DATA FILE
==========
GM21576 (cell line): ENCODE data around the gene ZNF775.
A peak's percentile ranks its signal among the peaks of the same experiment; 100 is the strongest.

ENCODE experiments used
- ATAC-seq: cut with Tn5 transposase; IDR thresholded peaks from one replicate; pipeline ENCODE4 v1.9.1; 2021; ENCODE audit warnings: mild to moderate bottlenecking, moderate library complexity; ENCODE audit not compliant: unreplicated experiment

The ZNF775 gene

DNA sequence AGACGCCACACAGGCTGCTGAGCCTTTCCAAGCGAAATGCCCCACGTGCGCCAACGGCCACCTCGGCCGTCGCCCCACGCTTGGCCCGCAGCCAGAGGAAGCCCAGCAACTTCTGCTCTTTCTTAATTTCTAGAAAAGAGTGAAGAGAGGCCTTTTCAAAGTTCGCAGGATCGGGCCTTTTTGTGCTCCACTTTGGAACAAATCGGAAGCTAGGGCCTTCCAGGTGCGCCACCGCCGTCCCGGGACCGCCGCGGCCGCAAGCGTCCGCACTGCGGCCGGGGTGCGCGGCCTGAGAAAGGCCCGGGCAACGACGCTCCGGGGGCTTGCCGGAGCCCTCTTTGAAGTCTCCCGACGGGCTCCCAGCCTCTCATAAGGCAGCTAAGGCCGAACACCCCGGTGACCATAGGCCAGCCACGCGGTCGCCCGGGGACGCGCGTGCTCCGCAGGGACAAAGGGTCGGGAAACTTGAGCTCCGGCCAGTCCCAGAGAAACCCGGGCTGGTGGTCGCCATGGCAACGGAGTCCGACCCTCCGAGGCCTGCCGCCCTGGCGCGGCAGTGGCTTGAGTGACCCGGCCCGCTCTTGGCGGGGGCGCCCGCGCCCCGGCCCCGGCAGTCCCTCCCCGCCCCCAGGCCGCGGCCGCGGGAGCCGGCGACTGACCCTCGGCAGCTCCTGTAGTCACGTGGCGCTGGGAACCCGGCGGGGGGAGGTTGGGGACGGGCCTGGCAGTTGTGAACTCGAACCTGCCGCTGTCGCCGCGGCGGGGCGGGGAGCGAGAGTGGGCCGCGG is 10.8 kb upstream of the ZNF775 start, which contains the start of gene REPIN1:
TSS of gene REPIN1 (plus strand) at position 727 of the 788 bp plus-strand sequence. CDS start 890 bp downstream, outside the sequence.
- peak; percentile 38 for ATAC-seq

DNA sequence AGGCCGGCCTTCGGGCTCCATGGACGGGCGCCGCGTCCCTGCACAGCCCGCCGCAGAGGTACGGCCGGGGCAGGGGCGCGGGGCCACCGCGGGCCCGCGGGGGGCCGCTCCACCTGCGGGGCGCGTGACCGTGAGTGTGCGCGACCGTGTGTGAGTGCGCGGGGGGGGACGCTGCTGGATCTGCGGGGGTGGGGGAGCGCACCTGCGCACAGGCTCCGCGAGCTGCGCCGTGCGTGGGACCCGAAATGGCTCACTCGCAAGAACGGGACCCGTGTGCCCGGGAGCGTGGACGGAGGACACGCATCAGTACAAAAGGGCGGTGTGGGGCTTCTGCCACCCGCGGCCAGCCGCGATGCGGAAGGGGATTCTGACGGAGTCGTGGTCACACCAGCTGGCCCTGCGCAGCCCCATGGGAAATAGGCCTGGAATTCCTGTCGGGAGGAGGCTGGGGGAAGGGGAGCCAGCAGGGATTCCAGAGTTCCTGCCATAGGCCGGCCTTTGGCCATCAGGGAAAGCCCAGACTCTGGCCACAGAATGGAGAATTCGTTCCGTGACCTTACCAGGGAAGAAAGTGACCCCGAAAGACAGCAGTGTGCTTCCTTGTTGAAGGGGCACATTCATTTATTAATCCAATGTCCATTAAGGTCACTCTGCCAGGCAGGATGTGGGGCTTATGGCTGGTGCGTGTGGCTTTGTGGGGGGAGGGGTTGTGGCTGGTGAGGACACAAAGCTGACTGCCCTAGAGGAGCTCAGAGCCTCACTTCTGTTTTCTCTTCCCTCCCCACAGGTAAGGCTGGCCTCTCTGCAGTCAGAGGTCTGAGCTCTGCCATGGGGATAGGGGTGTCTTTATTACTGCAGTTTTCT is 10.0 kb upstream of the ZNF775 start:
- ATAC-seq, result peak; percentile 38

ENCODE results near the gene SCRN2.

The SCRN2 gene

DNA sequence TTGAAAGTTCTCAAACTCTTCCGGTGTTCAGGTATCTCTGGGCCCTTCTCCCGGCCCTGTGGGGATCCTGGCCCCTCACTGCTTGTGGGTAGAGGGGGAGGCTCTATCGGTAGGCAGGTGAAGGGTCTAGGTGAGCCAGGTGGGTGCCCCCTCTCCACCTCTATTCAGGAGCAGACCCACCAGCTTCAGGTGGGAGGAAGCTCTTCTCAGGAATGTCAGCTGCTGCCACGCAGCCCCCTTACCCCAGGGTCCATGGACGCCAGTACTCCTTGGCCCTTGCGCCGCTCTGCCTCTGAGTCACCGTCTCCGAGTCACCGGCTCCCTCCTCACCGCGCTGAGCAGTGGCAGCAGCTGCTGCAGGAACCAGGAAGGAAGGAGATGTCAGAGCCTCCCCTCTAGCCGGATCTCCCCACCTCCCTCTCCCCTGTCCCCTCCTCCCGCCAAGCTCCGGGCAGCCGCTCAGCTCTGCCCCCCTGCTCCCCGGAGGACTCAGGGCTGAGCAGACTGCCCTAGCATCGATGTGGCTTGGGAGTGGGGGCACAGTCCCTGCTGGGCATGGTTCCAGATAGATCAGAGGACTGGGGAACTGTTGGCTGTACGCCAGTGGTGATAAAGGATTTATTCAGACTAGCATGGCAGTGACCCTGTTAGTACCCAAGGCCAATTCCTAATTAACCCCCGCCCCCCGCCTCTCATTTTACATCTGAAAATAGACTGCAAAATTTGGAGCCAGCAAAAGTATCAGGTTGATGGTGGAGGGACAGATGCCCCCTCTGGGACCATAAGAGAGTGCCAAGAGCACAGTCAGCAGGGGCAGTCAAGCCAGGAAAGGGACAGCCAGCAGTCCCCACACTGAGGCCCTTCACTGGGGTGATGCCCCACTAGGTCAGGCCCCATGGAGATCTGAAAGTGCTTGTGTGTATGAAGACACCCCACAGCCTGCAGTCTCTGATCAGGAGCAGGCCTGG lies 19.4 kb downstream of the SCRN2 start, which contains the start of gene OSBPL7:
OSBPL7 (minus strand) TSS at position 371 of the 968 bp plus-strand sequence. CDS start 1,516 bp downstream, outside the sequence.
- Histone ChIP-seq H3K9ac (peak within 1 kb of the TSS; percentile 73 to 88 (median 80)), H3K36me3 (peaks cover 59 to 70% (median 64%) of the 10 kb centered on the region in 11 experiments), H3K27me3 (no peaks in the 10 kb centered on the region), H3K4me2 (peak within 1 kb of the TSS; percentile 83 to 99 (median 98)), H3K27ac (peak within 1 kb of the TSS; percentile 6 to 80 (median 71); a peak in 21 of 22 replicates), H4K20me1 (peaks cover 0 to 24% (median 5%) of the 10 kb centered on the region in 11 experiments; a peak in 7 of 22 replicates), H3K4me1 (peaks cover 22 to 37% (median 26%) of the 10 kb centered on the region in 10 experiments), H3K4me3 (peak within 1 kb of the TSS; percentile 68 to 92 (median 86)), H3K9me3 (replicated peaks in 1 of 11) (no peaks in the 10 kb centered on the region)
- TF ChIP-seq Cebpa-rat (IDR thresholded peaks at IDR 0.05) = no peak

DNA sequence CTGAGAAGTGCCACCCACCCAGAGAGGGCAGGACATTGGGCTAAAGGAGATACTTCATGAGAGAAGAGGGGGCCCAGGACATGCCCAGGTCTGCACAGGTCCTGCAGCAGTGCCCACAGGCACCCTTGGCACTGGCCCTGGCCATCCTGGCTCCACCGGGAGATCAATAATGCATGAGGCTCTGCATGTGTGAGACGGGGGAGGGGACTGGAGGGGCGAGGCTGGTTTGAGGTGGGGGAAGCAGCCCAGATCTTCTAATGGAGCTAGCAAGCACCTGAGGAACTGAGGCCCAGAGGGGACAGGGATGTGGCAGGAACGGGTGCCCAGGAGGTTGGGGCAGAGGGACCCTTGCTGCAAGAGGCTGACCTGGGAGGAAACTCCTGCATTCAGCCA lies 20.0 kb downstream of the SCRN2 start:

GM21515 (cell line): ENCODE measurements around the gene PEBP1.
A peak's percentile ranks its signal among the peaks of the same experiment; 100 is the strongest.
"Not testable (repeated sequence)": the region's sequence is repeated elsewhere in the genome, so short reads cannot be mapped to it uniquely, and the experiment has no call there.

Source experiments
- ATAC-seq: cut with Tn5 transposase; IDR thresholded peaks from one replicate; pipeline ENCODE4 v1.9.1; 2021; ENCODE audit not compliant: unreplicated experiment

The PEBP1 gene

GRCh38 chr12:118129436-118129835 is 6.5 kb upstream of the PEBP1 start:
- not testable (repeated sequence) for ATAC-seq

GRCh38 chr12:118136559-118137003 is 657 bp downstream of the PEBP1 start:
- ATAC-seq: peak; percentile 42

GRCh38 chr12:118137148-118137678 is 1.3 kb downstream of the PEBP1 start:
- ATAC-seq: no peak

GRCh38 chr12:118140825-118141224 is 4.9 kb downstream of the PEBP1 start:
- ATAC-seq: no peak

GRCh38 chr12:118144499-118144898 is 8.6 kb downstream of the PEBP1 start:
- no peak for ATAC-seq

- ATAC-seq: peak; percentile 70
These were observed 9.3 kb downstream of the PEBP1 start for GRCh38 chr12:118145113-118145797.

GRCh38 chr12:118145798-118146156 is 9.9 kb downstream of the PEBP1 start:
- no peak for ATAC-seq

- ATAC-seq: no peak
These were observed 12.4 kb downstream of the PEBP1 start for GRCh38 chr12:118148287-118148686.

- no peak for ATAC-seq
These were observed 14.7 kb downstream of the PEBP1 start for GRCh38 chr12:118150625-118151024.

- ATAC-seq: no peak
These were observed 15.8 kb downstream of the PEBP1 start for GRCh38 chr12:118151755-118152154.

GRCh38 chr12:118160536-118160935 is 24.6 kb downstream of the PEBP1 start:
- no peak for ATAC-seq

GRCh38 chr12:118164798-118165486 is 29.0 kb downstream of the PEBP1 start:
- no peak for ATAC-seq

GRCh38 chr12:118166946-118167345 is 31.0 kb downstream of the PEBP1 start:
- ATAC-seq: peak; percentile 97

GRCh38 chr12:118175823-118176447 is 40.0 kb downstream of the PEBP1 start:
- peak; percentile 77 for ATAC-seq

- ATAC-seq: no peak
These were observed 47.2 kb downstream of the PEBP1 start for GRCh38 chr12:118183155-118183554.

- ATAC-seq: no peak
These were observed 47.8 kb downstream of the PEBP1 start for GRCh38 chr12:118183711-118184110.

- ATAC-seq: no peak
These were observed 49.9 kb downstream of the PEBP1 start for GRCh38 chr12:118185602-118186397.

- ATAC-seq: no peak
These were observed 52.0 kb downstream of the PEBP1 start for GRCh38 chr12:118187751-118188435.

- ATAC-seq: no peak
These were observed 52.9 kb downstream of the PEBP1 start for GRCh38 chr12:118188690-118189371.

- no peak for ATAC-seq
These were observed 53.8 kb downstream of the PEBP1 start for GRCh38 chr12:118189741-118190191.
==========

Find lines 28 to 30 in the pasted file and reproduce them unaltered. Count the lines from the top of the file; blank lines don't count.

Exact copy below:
GRCh38 chr12:118137148-118137678 is 1.3 kb downstream of the PEBP1 start:
- ATAC-seq: no peak

GRCh38 chr12:118140825-118141224 is 4.9 kb downstream of the PEBP1 start: